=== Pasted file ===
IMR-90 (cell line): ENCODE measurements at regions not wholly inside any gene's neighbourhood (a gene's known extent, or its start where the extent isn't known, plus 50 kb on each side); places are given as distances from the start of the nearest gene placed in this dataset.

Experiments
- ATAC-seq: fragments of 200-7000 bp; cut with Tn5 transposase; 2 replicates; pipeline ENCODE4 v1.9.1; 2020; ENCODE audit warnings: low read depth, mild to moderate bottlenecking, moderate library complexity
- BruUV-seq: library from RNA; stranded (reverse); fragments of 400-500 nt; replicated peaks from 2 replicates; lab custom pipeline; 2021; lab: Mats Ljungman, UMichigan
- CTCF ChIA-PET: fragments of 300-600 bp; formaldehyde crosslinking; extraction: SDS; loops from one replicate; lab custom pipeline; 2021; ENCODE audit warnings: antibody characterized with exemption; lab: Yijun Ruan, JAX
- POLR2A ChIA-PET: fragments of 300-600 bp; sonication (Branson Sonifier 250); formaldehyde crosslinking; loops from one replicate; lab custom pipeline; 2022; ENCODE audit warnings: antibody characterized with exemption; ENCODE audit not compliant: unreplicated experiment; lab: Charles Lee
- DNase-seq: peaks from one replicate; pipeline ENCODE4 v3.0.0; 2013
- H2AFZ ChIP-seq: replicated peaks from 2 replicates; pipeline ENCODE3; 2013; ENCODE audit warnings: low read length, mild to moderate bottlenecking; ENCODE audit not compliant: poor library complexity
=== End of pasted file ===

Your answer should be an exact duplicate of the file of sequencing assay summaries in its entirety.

IMR-90 (cell line): ENCODE measurements at regions not wholly inside any gene's neighbourhood (a gene's known extent, or its start where the extent isn't known, plus 50 kb on each side); places are given as distances from the start of the nearest gene placed in this dataset.

Experiments
- ATAC-seq: fragments of 200-7000 bp; cut with Tn5 transposase; 2 replicates; pipeline ENCODE4 v1.9.1; 2020; ENCODE audit warnings: low read depth, mild to moderate bottlenecking, moderate library complexity
- BruUV-seq: library from RNA; stranded (reverse); fragments of 400-500 nt; replicated peaks from 2 replicates; lab custom pipeline; 2021; lab: Mats Ljungman, UMichigan
- CTCF ChIA-PET: fragments of 300-600 bp; formaldehyde crosslinking; extraction: SDS; loops from one replicate; lab custom pipeline; 2021; ENCODE audit warnings: antibody characterized with exemption; lab: Yijun Ruan, JAX
- POLR2A ChIA-PET: fragments of 300-600 bp; sonication (Branson Sonifier 250); formaldehyde crosslinking; loops from one replicate; lab custom pipeline; 2022; ENCODE audit warnings: antibody characterized with exemption; ENCODE audit not compliant: unreplicated experiment; lab: Charles Lee
- DNase-seq: peaks from one replicate; pipeline ENCODE4 v3.0.0; 2013
- H2AFZ ChIP-seq: replicated peaks from 2 replicates; pipeline ENCODE3; 2013; ENCODE audit warnings: low read length, mild to moderate bottlenecking; ENCODE audit not compliant: poor library complexity